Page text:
tPR monetary penalties policy

tPR will have the power to take enforcement action against schemes which do not comply with the Regulations. Enforcement action would start with a compliance notice, including third-party compliance notices. Where a scheme continues to be non-compliant, tPR  may impose a fine.

The potential amount of such a fine is in line with the typical statutory amounts: up to £5,000 if the person is an individual or £50,000 if the person is a corporate body, a Scottish partnership or any other person. Fines levied for non-publication of a TCFD report online will not be less than £2,500 and tPR has indicated that fines for such a failure will be mandatory.

The draft monetary penalties policy acknowledges that all the information trustees need may not be available immediately.  In this scenario, tPR has said that it will expect trustees to provide an explanation of the efforts they have taken to obtain the climate-related data and an explanation of the gaps. tPR will also expect trustees to summarise their plans for completing those gaps in the future so that the quantity and quality of data is improved.

Actions which schemes should be taking

With effect from 1 October 2021, trustees of schemes which have assets over £5 billion, trustees of all authorised master trusts and trustees of all authorised collective money purchase schemes must comply with the Regulations.

With effect from 1 October 2022, trustees of schemes which have assets over £1 billion will be required to comply with the Regulations.

Pension schemes and their advisers should begin to familiarise themselves with the DWP guidance as the legislation requires trustees and managers to have regard to that guidance when reporting in line with the legislation on climate-related financial disclosures. Trustees should also familiarise themselves with the Pensions Climate Risk Industry Group guidance.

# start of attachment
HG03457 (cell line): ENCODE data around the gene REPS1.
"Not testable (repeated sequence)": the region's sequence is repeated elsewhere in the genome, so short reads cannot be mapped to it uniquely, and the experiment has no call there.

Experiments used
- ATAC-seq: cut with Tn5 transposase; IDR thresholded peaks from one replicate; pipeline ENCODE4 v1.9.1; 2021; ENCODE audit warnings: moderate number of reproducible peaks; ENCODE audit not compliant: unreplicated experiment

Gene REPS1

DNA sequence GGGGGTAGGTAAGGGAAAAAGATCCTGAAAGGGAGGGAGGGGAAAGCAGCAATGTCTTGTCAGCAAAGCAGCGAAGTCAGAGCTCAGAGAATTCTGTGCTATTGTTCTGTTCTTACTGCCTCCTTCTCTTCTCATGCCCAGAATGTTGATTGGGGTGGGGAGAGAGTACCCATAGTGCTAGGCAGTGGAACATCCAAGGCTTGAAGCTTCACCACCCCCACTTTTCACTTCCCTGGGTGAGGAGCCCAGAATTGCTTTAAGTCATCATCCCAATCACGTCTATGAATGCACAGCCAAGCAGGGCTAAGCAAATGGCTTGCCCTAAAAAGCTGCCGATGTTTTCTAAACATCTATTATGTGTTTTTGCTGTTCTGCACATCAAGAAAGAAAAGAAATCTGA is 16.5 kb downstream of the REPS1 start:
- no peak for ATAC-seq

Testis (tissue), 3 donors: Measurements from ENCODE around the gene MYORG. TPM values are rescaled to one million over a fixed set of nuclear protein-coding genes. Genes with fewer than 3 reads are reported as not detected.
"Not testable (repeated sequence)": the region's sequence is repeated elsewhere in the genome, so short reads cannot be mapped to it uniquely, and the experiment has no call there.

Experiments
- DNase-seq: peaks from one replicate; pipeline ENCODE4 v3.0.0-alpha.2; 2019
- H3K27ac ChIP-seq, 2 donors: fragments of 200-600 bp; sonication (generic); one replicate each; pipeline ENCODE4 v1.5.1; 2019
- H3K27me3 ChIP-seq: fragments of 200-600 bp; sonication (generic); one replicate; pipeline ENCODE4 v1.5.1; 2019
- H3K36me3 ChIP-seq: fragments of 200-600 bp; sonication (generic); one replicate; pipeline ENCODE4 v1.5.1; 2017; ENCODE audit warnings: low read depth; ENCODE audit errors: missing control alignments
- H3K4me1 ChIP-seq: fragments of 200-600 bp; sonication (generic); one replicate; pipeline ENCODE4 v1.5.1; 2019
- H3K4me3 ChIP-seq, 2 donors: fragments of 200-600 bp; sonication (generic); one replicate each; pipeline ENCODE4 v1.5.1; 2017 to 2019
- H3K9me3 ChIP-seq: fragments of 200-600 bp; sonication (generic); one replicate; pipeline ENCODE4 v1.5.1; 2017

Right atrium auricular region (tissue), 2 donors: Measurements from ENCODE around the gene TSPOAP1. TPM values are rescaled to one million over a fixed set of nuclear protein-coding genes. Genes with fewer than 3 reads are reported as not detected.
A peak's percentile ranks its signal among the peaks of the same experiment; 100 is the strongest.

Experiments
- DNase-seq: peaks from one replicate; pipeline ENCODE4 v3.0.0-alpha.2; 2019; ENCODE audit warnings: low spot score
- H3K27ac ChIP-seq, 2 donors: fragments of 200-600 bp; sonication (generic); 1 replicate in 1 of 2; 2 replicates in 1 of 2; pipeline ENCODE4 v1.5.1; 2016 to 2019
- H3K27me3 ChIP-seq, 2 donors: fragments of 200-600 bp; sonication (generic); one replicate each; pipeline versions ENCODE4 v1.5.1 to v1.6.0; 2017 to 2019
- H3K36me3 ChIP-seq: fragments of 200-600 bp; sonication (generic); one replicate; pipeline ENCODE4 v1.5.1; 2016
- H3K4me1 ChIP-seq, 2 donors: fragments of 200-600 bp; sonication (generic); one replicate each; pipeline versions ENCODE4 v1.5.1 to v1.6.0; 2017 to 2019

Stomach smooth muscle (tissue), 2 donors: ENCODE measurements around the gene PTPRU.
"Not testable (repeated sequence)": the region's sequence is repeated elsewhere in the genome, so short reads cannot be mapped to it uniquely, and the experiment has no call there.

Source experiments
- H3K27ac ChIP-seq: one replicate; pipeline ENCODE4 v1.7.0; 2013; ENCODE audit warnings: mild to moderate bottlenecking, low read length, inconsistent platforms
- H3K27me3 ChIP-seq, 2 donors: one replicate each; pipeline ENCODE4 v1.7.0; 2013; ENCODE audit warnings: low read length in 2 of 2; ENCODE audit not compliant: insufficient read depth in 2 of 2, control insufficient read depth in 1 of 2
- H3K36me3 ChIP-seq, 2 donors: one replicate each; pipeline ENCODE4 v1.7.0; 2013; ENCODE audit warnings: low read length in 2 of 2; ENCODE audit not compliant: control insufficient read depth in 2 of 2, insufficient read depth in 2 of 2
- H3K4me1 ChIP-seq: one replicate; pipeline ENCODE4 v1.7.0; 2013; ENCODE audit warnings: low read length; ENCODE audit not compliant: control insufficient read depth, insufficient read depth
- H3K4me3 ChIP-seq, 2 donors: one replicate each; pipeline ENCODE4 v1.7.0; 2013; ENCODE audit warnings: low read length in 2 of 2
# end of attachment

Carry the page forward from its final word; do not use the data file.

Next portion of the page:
The obligation on trustees is to establish a process to satisfy themselves that any person undertaking scheme governance activities takes adequate steps to identify, assess and manage climate-related risk. The first step therefore will be to identify which advisers/ professionals undertake scheme governance activity. The list is likely to include: investment consultants, the scheme actuary, covenant advisers, fiduciary managers, anyone exercising voting rights associated with a scheme’s investments.

Trustees should be mindful of the fact that the Regulations are not defined solely by reference to investment activity but to overall oversight of climate-related risks and opportunities.  The likelihood is that many such risks and opportunities will be centred on the scheme’s investments, but this is not exclusively the case. Trustees should also consider how their obligations under these Regulations link in with their policy on financially material considerations within their statement of investment principles which is likely to include climate change.

For more information please contact Suzanne Burrell or your usual Shoosmiths contact.

A version of this article was first published by LexisNexis UK.


This information is for educational purposes only and does not constitute legal advice. It is recommended that specific professional advice is sought before acting on any of the information given. © Shoosmiths LLP 2022.